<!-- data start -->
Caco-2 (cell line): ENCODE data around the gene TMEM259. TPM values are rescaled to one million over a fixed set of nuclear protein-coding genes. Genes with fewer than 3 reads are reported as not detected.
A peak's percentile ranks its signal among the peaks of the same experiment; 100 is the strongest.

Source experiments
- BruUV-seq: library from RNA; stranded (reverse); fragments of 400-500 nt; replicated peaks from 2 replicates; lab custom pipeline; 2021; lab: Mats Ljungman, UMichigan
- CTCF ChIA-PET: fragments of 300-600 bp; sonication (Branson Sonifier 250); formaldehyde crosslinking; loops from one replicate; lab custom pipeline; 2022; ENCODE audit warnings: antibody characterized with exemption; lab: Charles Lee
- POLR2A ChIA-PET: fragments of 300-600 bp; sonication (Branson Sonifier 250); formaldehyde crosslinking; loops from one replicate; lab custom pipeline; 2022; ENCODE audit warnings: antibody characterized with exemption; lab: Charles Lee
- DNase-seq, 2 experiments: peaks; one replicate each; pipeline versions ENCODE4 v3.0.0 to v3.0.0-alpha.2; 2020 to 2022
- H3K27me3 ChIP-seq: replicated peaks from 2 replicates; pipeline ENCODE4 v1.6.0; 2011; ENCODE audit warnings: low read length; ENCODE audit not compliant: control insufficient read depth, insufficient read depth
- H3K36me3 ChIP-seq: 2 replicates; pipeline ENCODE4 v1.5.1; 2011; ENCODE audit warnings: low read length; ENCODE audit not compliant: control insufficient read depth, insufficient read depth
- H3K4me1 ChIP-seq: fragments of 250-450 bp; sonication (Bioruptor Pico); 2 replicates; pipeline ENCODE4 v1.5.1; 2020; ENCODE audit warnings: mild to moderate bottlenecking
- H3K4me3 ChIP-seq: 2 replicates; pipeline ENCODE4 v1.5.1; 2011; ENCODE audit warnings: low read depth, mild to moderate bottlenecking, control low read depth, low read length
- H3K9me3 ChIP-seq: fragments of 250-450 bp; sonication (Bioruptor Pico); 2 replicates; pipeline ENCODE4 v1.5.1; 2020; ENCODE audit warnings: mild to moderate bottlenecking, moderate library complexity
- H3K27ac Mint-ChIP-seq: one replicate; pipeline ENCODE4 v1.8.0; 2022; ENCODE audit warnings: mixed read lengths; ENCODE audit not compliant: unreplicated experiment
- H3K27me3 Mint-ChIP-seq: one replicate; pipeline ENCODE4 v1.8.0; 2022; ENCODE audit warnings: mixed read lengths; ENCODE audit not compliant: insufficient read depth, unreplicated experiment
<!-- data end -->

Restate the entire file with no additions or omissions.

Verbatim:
Caco-2 (cell line): ENCODE data around the gene TMEM259. TPM values are rescaled to one million over a fixed set of nuclear protein-coding genes. Genes with fewer than 3 reads are reported as not detected.
A peak's percentile ranks its signal among the peaks of the same experiment; 100 is the strongest.

Source experiments
- BruUV-seq: library from RNA; stranded (reverse); fragments of 400-500 nt; replicated peaks from 2 replicates; lab custom pipeline; 2021; lab: Mats Ljungman, UMichigan
- CTCF ChIA-PET: fragments of 300-600 bp; sonication (Branson Sonifier 250); formaldehyde crosslinking; loops from one replicate; lab custom pipeline; 2022; ENCODE audit warnings: antibody characterized with exemption; lab: Charles Lee
- POLR2A ChIA-PET: fragments of 300-600 bp; sonication (Branson Sonifier 250); formaldehyde crosslinking; loops from one replicate; lab custom pipeline; 2022; ENCODE audit warnings: antibody characterized with exemption; lab: Charles Lee
- DNase-seq, 2 experiments: peaks; one replicate each; pipeline versions ENCODE4 v3.0.0 to v3.0.0-alpha.2; 2020 to 2022
- H3K27me3 ChIP-seq: replicated peaks from 2 replicates; pipeline ENCODE4 v1.6.0; 2011; ENCODE audit warnings: low read length; ENCODE audit not compliant: control insufficient read depth, insufficient read depth
- H3K36me3 ChIP-seq: 2 replicates; pipeline ENCODE4 v1.5.1; 2011; ENCODE audit warnings: low read length; ENCODE audit not compliant: control insufficient read depth, insufficient read depth
- H3K4me1 ChIP-seq: fragments of 250-450 bp; sonication (Bioruptor Pico); 2 replicates; pipeline ENCODE4 v1.5.1; 2020; ENCODE audit warnings: mild to moderate bottlenecking
- H3K4me3 ChIP-seq: 2 replicates; pipeline ENCODE4 v1.5.1; 2011; ENCODE audit warnings: low read depth, mild to moderate bottlenecking, control low read depth, low read length
- H3K9me3 ChIP-seq: fragments of 250-450 bp; sonication (Bioruptor Pico); 2 replicates; pipeline ENCODE4 v1.5.1; 2020; ENCODE audit warnings: mild to moderate bottlenecking, moderate library complexity
- H3K27ac Mint-ChIP-seq: one replicate; pipeline ENCODE4 v1.8.0; 2022; ENCODE audit warnings: mixed read lengths; ENCODE audit not compliant: unreplicated experiment
- H3K27me3 Mint-ChIP-seq: one replicate; pipeline ENCODE4 v1.8.0; 2022; ENCODE audit warnings: mixed read lengths; ENCODE audit not compliant: insufficient read depth, unreplicated experiment